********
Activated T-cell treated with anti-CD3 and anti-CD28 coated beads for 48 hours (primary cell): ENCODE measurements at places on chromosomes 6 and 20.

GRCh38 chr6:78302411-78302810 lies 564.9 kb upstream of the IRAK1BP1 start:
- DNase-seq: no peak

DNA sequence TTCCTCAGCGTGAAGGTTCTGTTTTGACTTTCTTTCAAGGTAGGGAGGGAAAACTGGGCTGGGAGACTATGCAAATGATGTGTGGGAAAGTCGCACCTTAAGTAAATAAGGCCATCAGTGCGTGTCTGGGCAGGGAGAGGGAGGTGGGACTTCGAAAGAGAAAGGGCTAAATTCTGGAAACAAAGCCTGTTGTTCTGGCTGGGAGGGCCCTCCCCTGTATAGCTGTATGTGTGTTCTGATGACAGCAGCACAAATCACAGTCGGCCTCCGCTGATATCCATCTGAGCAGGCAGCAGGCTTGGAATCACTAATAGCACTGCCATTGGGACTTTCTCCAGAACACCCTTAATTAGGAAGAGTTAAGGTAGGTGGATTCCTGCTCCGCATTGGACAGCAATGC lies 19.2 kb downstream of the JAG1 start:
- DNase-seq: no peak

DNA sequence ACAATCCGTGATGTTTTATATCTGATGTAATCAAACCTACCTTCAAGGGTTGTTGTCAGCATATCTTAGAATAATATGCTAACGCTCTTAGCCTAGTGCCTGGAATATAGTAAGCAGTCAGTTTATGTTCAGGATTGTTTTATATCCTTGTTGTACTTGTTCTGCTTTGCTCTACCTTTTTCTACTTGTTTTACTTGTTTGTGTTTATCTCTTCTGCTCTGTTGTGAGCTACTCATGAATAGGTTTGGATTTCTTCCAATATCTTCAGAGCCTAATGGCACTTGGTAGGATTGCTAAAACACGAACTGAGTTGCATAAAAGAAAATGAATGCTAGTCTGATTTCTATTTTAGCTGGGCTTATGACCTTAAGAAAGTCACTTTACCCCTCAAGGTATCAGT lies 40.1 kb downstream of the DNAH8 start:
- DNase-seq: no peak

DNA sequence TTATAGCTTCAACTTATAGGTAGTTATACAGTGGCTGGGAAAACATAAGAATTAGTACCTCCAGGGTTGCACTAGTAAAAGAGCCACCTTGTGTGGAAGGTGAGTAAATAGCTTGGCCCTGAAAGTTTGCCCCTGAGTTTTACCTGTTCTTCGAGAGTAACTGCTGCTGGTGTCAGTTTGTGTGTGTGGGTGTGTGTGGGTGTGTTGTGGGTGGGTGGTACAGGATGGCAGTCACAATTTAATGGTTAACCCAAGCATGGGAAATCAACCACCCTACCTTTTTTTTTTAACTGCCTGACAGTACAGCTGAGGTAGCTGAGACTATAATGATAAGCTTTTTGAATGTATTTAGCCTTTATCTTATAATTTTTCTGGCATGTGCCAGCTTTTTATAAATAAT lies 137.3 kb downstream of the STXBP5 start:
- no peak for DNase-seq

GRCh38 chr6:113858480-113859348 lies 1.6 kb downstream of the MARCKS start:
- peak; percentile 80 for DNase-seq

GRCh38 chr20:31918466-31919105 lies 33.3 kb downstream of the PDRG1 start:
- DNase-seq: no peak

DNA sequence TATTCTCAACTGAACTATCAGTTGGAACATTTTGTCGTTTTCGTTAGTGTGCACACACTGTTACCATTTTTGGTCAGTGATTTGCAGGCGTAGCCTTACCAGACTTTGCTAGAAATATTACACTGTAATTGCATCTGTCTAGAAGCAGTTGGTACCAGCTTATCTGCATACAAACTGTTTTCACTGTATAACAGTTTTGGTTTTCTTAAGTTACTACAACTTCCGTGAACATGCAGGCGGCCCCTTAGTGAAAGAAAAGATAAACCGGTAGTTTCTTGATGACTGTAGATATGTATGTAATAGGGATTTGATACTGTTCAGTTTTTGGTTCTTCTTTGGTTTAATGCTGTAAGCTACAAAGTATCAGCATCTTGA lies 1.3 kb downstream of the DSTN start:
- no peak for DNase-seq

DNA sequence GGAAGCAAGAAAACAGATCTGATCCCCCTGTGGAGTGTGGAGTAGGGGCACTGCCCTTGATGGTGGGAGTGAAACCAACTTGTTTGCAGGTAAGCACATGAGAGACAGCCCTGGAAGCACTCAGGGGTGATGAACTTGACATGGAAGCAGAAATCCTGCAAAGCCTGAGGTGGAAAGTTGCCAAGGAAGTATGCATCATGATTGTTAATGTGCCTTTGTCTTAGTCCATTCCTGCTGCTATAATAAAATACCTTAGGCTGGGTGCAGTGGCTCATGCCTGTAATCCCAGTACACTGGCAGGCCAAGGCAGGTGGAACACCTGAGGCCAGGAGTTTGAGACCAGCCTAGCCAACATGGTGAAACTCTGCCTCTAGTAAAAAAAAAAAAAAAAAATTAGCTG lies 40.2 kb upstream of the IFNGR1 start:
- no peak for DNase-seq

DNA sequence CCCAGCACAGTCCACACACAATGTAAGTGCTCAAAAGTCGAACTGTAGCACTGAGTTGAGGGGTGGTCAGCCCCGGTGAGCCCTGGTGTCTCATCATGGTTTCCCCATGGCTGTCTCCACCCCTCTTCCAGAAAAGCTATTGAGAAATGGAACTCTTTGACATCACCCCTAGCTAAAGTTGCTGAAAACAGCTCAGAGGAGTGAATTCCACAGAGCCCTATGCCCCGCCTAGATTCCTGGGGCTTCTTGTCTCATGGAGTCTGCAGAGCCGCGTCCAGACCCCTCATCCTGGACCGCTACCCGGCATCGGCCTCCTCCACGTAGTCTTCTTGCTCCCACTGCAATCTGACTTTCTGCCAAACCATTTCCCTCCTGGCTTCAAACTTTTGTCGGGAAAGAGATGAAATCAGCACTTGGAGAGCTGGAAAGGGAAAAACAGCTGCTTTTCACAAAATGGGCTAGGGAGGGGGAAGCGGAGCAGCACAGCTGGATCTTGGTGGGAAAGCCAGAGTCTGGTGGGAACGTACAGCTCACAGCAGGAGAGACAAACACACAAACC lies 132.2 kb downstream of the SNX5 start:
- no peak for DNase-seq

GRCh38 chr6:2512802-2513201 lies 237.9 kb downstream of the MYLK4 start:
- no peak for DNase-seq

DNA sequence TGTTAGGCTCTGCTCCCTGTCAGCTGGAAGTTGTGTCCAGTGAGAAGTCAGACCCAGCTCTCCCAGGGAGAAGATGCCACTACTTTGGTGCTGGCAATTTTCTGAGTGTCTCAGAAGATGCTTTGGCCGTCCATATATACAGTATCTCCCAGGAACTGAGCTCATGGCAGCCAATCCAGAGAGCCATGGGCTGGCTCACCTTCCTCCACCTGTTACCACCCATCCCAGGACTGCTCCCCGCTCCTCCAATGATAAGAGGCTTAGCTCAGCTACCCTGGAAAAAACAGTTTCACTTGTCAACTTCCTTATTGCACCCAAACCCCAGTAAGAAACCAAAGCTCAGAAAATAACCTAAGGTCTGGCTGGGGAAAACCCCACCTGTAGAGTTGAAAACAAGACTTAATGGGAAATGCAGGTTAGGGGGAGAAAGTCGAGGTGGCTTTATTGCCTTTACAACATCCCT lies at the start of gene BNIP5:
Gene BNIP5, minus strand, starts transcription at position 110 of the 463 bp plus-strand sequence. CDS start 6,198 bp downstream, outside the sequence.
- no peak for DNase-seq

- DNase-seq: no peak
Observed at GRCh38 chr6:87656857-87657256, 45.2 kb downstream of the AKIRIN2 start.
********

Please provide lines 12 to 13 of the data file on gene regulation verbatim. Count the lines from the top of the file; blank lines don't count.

GRCh38 chr20:31918466-31919105 lies 33.3 kb downstream of the PDRG1 start:
- DNase-seq: no peak